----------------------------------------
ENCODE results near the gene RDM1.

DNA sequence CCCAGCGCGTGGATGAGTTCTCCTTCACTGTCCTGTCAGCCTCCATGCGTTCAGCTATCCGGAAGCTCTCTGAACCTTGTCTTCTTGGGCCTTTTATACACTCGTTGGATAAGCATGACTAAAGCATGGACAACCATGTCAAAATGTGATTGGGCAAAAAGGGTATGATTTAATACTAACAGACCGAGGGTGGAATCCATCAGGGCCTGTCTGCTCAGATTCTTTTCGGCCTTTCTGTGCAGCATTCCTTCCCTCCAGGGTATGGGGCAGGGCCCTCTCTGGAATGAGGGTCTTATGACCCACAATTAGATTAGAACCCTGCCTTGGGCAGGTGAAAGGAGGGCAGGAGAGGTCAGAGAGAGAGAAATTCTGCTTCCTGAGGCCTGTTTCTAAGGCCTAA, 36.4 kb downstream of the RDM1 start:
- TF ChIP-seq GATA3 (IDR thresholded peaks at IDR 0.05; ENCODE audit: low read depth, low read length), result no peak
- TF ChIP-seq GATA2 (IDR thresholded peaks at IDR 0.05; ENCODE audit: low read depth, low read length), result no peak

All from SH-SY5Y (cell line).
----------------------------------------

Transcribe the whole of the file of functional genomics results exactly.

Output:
ENCODE results near the gene RDM1.

DNA sequence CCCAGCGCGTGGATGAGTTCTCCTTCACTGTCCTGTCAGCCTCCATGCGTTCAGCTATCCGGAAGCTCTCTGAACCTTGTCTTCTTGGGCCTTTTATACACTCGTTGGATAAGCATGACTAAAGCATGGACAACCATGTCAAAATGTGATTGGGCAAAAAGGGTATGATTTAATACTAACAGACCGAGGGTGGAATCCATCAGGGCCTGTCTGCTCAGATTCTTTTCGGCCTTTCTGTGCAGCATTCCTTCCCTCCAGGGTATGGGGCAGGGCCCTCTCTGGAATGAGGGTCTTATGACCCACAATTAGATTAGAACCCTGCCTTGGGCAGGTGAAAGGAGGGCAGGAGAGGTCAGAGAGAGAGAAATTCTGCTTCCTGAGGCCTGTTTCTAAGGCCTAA, 36.4 kb downstream of the RDM1 start:
- TF ChIP-seq GATA3 (IDR thresholded peaks at IDR 0.05; ENCODE audit: low read depth, low read length), result no peak
- TF ChIP-seq GATA2 (IDR thresholded peaks at IDR 0.05; ENCODE audit: low read depth, low read length), result no peak

All from SH-SY5Y (cell line).